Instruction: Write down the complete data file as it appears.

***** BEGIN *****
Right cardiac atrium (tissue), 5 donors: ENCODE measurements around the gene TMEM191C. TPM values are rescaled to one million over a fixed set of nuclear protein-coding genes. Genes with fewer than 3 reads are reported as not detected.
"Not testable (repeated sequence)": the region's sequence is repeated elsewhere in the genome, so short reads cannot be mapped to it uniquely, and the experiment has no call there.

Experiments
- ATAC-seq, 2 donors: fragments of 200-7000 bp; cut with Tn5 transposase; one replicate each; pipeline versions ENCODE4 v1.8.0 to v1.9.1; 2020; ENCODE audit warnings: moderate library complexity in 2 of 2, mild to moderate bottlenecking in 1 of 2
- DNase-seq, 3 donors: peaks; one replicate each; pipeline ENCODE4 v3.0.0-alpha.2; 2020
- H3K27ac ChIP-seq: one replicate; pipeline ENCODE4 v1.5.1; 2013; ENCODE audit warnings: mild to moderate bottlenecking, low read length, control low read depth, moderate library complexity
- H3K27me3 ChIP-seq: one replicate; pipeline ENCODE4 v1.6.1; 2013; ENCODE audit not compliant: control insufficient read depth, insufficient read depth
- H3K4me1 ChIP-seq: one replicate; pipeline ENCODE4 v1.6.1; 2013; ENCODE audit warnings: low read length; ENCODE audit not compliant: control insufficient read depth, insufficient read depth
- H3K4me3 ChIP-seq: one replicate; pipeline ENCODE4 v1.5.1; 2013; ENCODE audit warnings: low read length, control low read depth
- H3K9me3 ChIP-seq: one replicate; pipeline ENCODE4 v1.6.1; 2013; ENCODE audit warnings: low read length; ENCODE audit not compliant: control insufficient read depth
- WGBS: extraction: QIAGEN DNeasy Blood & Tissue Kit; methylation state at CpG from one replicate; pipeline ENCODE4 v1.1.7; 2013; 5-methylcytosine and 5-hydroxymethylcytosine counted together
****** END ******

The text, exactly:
Right cardiac atrium (tissue), 5 donors: ENCODE measurements around the gene TMEM191C. TPM values are rescaled to one million over a fixed set of nuclear protein-coding genes. Genes with fewer than 3 reads are reported as not detected.
"Not testable (repeated sequence)": the region's sequence is repeated elsewhere in the genome, so short reads cannot be mapped to it uniquely, and the experiment has no call there.

Experiments
- ATAC-seq, 2 donors: fragments of 200-7000 bp; cut with Tn5 transposase; one replicate each; pipeline versions ENCODE4 v1.8.0 to v1.9.1; 2020; ENCODE audit warnings: moderate library complexity in 2 of 2, mild to moderate bottlenecking in 1 of 2
- DNase-seq, 3 donors: peaks; one replicate each; pipeline ENCODE4 v3.0.0-alpha.2; 2020
- H3K27ac ChIP-seq: one replicate; pipeline ENCODE4 v1.5.1; 2013; ENCODE audit warnings: mild to moderate bottlenecking, low read length, control low read depth, moderate library complexity
- H3K27me3 ChIP-seq: one replicate; pipeline ENCODE4 v1.6.1; 2013; ENCODE audit not compliant: control insufficient read depth, insufficient read depth
- H3K4me1 ChIP-seq: one replicate; pipeline ENCODE4 v1.6.1; 2013; ENCODE audit warnings: low read length; ENCODE audit not compliant: control insufficient read depth, insufficient read depth
- H3K4me3 ChIP-seq: one replicate; pipeline ENCODE4 v1.5.1; 2013; ENCODE audit warnings: low read length, control low read depth
- H3K9me3 ChIP-seq: one replicate; pipeline ENCODE4 v1.6.1; 2013; ENCODE audit warnings: low read length; ENCODE audit not compliant: control insufficient read depth
- WGBS: extraction: QIAGEN DNeasy Blood & Tissue Kit; methylation state at CpG from one replicate; pipeline ENCODE4 v1.1.7; 2013; 5-methylcytosine and 5-hydroxymethylcytosine counted together